“Conservative leadership and putting Jackson first. Working on priorities and initiatives like protecting valuable open space from high density development. We want to keep our town as rural and suburban as possible. Also, protecting the many beautiful resources we have, like our environment and our parks,” Borelli said.

He said maintaining Jackson’s credit rating remains a priority.

“Keeping municipal taxes and spending in check is always going to be a top priority of ours. And working with our local businesses as they get up and running from the COVID-19 pandemic. Most importantly, we will stand with our police officers and first responders to help them keep Jackson safe and secure and protect the quality of life we enjoy in Jackson,” Borelli said.

Borelli quoted President Andrew Jackson, the township’s namesake who was a founding member of the Democratic Party and said, “Take time to deliberate; but when the time for action arrives, stop thinking and go in.”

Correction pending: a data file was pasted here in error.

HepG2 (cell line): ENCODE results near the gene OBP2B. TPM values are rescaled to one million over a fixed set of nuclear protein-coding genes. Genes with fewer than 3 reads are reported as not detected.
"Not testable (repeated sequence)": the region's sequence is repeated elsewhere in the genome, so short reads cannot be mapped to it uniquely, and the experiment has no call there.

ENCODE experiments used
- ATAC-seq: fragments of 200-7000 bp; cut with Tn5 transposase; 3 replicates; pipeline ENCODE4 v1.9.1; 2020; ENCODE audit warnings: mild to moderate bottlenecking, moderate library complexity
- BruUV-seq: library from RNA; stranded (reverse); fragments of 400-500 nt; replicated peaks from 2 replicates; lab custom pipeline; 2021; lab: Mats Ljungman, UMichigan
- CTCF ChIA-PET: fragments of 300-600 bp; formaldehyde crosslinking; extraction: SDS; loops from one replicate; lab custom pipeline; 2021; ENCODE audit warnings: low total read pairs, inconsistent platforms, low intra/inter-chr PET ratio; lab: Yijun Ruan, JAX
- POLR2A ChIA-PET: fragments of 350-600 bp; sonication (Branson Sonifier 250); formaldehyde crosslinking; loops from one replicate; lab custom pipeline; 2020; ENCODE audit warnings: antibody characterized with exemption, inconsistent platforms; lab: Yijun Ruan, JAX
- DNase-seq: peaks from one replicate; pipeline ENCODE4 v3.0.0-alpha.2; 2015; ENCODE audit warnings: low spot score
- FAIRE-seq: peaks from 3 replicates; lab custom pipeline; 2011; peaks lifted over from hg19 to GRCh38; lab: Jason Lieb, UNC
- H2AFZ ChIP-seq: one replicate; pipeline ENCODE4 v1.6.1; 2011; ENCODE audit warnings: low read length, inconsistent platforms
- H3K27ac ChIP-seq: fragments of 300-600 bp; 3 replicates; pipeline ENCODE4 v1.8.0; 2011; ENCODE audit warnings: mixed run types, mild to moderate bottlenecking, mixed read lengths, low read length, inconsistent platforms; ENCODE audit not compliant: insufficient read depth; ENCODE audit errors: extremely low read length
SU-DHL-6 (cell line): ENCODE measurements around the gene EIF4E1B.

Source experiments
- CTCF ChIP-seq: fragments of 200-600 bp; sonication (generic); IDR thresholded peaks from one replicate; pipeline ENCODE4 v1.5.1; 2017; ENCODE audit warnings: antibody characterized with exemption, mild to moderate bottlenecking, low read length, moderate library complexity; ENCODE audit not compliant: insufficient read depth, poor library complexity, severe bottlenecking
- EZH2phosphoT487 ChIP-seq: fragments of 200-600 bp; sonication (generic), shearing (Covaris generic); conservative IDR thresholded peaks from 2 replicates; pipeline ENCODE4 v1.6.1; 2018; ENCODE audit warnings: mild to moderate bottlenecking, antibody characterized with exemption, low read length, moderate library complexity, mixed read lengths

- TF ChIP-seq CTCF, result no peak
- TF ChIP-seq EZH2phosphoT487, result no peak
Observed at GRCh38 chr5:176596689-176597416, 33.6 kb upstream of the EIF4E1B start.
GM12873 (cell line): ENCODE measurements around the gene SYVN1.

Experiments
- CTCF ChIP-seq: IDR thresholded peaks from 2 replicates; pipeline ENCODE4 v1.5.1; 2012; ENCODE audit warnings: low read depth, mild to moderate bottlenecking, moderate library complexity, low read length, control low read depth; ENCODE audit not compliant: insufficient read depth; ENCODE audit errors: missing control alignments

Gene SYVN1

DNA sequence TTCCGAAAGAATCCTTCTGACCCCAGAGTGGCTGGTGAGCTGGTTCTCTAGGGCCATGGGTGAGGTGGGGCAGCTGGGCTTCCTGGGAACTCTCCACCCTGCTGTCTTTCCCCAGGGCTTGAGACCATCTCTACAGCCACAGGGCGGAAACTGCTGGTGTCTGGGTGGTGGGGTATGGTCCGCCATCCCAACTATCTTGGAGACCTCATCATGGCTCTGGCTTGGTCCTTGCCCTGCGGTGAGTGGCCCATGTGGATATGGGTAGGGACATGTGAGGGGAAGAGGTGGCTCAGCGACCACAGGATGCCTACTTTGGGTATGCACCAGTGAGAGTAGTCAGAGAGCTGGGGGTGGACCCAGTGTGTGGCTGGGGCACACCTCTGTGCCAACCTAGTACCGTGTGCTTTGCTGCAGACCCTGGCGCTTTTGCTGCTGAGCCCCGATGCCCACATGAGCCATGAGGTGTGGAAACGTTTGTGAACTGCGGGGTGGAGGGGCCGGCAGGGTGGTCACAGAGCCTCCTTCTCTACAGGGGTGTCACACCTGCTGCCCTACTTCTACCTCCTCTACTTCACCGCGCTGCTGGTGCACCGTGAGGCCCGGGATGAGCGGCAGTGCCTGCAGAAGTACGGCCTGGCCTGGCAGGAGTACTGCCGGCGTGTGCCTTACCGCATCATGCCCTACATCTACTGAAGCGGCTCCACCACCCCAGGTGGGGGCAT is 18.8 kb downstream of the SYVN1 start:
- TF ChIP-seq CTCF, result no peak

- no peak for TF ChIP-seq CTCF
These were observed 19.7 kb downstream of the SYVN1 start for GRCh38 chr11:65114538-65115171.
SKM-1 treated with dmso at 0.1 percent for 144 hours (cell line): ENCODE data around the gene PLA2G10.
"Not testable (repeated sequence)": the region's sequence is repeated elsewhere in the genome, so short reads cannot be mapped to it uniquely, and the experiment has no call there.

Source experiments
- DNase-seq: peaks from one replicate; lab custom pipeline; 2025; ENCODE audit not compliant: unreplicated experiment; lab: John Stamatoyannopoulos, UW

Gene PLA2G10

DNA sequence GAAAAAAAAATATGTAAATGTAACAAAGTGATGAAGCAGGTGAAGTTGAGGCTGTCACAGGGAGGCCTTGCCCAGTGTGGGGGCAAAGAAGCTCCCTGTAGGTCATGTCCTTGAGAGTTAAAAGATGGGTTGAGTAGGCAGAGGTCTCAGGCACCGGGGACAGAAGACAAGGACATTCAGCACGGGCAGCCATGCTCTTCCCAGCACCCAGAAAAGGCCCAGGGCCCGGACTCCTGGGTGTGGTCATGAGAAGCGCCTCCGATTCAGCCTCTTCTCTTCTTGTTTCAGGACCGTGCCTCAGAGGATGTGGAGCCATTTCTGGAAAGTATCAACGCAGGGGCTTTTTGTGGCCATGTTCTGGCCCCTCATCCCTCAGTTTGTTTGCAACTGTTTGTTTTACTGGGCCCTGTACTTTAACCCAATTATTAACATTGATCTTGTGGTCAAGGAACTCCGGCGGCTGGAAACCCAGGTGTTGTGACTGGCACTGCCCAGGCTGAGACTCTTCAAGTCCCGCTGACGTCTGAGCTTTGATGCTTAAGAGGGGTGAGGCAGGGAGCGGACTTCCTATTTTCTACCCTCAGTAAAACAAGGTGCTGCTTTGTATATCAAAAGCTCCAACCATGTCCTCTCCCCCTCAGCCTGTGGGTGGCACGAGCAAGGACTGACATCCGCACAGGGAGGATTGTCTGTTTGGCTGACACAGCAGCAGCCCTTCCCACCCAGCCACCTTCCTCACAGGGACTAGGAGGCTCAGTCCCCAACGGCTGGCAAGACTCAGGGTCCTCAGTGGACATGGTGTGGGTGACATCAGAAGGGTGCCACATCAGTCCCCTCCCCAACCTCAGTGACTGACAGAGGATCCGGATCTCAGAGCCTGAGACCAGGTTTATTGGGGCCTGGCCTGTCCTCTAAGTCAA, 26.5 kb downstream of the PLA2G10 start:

He said he is looking forward to working with Mayor Michael Reina, the administration and the coucil.

Chisholm said, “It is great to be up here as an elected official as opposed to an appointed member. I am looking forward to the next four years, just serving the people of Jackson.”

Councilman Alexander Sauickie thanked the members of the governing body for their assistance in 2020 during the pandemic.

“Welcome to 2021 everybody and thank you all for all of your assistance last year. I know it was a rough year for most of the world and I think we are all looking forward to a much more happy and healthy new year. Congratulations to the new councilmen who were elected in their own right, (I am) really looking forward to working with all of you this coming year,” Sauickie said.

Sauickie, who served as council president in 2020, said residents should feel good about the new council.